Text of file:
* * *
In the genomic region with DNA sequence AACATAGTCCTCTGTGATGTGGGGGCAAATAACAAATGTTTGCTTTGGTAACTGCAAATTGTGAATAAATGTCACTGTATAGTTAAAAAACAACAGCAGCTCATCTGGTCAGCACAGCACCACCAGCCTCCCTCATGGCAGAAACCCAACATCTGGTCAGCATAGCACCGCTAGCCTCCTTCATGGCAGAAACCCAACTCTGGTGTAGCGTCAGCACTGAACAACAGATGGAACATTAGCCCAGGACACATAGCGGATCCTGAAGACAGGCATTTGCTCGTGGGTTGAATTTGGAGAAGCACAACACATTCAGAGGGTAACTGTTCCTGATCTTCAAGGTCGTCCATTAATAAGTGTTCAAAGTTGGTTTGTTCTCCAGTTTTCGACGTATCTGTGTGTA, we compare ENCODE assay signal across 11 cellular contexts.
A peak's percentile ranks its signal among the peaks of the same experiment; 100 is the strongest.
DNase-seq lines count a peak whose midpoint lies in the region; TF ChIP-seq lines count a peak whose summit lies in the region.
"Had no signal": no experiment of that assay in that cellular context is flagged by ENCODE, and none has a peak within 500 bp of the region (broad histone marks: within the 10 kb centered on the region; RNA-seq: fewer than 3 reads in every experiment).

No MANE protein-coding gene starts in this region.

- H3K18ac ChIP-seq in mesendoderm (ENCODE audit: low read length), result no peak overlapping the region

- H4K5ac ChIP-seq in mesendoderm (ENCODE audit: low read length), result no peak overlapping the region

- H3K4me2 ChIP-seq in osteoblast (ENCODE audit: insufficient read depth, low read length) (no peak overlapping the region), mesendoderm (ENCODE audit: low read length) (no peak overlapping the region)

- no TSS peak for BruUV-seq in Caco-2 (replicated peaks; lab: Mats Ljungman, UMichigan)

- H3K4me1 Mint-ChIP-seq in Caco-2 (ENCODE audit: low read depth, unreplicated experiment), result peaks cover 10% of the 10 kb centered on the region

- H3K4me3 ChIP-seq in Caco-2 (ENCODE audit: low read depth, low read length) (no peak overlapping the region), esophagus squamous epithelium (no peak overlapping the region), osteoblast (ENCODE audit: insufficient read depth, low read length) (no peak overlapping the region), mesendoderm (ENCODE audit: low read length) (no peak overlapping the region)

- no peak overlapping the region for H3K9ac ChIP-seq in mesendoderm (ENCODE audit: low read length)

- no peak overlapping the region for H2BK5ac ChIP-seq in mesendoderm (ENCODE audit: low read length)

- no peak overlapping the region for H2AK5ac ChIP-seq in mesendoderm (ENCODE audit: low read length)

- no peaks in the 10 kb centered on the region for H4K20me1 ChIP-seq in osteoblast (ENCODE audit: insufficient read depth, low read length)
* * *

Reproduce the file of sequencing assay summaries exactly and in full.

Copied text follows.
In the genomic region with DNA sequence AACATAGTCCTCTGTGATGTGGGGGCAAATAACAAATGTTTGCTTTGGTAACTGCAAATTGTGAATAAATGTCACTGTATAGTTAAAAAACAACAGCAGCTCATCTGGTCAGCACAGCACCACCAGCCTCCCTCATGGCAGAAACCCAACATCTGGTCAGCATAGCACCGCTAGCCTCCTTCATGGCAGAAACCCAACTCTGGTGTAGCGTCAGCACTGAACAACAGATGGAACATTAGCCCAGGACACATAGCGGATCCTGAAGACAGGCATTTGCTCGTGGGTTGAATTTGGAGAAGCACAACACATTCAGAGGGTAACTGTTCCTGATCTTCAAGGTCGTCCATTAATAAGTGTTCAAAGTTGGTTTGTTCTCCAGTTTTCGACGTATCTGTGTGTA, we compare ENCODE assay signal across 11 cellular contexts.
A peak's percentile ranks its signal among the peaks of the same experiment; 100 is the strongest.
DNase-seq lines count a peak whose midpoint lies in the region; TF ChIP-seq lines count a peak whose summit lies in the region.
"Had no signal": no experiment of that assay in that cellular context is flagged by ENCODE, and none has a peak within 500 bp of the region (broad histone marks: within the 10 kb centered on the region; RNA-seq: fewer than 3 reads in every experiment).

No MANE protein-coding gene starts in this region.

- H3K18ac ChIP-seq in mesendoderm (ENCODE audit: low read length), result no peak overlapping the region

- H4K5ac ChIP-seq in mesendoderm (ENCODE audit: low read length), result no peak overlapping the region

- H3K4me2 ChIP-seq in osteoblast (ENCODE audit: insufficient read depth, low read length) (no peak overlapping the region), mesendoderm (ENCODE audit: low read length) (no peak overlapping the region)

- no TSS peak for BruUV-seq in Caco-2 (replicated peaks; lab: Mats Ljungman, UMichigan)

- H3K4me1 Mint-ChIP-seq in Caco-2 (ENCODE audit: low read depth, unreplicated experiment), result peaks cover 10% of the 10 kb centered on the region

- H3K4me3 ChIP-seq in Caco-2 (ENCODE audit: low read depth, low read length) (no peak overlapping the region), esophagus squamous epithelium (no peak overlapping the region), osteoblast (ENCODE audit: insufficient read depth, low read length) (no peak overlapping the region), mesendoderm (ENCODE audit: low read length) (no peak overlapping the region)

- no peak overlapping the region for H3K9ac ChIP-seq in mesendoderm (ENCODE audit: low read length)

- no peak overlapping the region for H2BK5ac ChIP-seq in mesendoderm (ENCODE audit: low read length)

- no peak overlapping the region for H2AK5ac ChIP-seq in mesendoderm (ENCODE audit: low read length)

- no peaks in the 10 kb centered on the region for H4K20me1 ChIP-seq in osteoblast (ENCODE audit: insufficient read depth, low read length)